ICRC, prison officials aim to quell plague outbreaks in Madagascar

In an effort to curb outbreaks of the plague among Madagascar's prison system, the International Committee of the Red Cross recently teamed with government officials to rid the country's prisons of rodents.

Efforts have been focused on Antanimora Prison in Antanavarivo, Madagascar, which houses approximately 3,000 prisoners. There has been an average of 500 annual cases of the plague reported in the country during the last four years.

"The chronic overcrowding and the unhygienic conditions in prisons can bring on new cases of the disease," Christoph Vogt, head of the ICRC delegation in Madagascar. "That's dangerous not only for the inmates but also for the population in general."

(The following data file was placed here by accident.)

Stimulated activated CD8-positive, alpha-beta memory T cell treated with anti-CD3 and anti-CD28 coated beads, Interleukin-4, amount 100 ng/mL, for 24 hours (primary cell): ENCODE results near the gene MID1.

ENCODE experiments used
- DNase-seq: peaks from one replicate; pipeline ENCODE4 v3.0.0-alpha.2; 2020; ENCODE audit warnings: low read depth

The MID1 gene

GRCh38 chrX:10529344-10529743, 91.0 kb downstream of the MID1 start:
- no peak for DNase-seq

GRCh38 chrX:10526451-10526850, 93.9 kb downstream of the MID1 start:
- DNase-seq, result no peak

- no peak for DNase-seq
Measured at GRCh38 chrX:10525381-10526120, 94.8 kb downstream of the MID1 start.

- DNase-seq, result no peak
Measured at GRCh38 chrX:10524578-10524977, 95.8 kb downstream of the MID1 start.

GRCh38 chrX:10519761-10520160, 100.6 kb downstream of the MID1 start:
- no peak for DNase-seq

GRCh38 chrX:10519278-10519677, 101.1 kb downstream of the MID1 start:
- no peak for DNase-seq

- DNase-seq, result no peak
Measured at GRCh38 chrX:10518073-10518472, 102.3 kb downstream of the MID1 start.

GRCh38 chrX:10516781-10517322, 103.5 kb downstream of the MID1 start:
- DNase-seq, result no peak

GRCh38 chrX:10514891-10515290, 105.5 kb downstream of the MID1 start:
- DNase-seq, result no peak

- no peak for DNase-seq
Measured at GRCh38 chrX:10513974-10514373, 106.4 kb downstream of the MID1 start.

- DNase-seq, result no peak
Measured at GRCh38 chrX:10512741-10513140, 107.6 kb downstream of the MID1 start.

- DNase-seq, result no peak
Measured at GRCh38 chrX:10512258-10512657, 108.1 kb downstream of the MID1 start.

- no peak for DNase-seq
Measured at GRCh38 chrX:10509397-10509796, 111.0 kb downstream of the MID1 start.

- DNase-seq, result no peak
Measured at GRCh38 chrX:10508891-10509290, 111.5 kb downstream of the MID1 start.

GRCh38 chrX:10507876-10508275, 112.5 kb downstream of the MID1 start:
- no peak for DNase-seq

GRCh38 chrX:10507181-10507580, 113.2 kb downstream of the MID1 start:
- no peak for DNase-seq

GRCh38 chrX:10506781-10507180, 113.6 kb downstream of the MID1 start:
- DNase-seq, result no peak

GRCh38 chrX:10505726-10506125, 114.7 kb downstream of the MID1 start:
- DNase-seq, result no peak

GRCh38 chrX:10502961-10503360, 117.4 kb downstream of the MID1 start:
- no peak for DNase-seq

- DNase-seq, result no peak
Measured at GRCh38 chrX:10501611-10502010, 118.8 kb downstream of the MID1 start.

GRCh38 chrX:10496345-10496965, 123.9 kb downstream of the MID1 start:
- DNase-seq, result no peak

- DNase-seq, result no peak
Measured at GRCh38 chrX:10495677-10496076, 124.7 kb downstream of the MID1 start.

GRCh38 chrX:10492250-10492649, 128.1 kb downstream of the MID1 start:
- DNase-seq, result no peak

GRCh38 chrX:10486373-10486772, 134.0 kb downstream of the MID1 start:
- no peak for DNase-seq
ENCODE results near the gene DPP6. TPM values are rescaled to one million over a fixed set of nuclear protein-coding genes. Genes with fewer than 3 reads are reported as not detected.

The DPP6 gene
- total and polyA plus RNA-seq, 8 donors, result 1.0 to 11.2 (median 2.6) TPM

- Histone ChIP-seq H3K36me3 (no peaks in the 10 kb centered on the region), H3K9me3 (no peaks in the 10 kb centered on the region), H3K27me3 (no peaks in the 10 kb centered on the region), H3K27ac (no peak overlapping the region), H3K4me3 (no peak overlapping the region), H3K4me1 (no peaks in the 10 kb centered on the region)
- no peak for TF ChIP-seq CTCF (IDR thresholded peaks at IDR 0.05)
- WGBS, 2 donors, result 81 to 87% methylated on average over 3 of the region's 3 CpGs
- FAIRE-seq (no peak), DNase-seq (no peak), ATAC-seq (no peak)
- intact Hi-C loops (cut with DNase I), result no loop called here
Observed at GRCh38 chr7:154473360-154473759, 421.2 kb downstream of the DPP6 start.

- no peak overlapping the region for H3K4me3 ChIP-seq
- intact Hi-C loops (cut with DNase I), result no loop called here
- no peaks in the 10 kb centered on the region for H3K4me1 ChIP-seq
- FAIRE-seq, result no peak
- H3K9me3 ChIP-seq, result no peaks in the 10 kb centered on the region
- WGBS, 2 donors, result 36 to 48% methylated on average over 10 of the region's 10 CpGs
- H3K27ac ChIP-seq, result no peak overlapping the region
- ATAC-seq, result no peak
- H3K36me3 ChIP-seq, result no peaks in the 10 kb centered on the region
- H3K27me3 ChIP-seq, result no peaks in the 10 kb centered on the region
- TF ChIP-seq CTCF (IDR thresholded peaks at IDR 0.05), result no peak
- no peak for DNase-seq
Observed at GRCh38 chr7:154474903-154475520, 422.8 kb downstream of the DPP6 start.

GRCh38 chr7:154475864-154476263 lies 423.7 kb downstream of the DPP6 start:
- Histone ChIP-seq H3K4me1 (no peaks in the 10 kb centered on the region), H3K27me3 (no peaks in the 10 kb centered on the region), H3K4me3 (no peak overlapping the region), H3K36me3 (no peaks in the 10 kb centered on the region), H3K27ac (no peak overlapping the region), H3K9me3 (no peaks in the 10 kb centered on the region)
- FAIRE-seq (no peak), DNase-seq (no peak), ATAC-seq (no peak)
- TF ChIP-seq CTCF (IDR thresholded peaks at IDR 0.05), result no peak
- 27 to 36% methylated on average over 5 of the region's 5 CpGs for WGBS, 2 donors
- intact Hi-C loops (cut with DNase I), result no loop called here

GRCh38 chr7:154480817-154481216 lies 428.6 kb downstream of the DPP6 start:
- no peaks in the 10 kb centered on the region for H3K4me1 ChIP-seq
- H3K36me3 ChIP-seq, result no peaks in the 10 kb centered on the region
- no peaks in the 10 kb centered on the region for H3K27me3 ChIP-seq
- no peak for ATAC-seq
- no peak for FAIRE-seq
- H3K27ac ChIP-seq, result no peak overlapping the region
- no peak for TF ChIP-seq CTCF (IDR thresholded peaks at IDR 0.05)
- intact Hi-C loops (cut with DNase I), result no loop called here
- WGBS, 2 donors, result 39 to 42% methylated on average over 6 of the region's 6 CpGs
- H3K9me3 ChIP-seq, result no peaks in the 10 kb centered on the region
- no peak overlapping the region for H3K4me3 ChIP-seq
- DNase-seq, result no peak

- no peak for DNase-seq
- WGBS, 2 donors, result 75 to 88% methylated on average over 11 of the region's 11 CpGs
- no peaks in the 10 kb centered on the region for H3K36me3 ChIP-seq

Madagascar has more reported cases of the plague than any other country in the world. Approximately 60 deaths were confirmed there from the plague in 2012, according to the World Health Organization.

"Rat control is essential for preventing the plague because rodents spread the bacillus to fleas that can then infect humans," Vogt said. "So the relatives of a detainee can pick up the disease on a visit to the prison. And a released detainee returning to his community without having been treated can also spread the disease."

Prison officials are working with the ICRC to distribute hygiene products to prisoners, spray the prison with insecticide and place rat traps around the prison.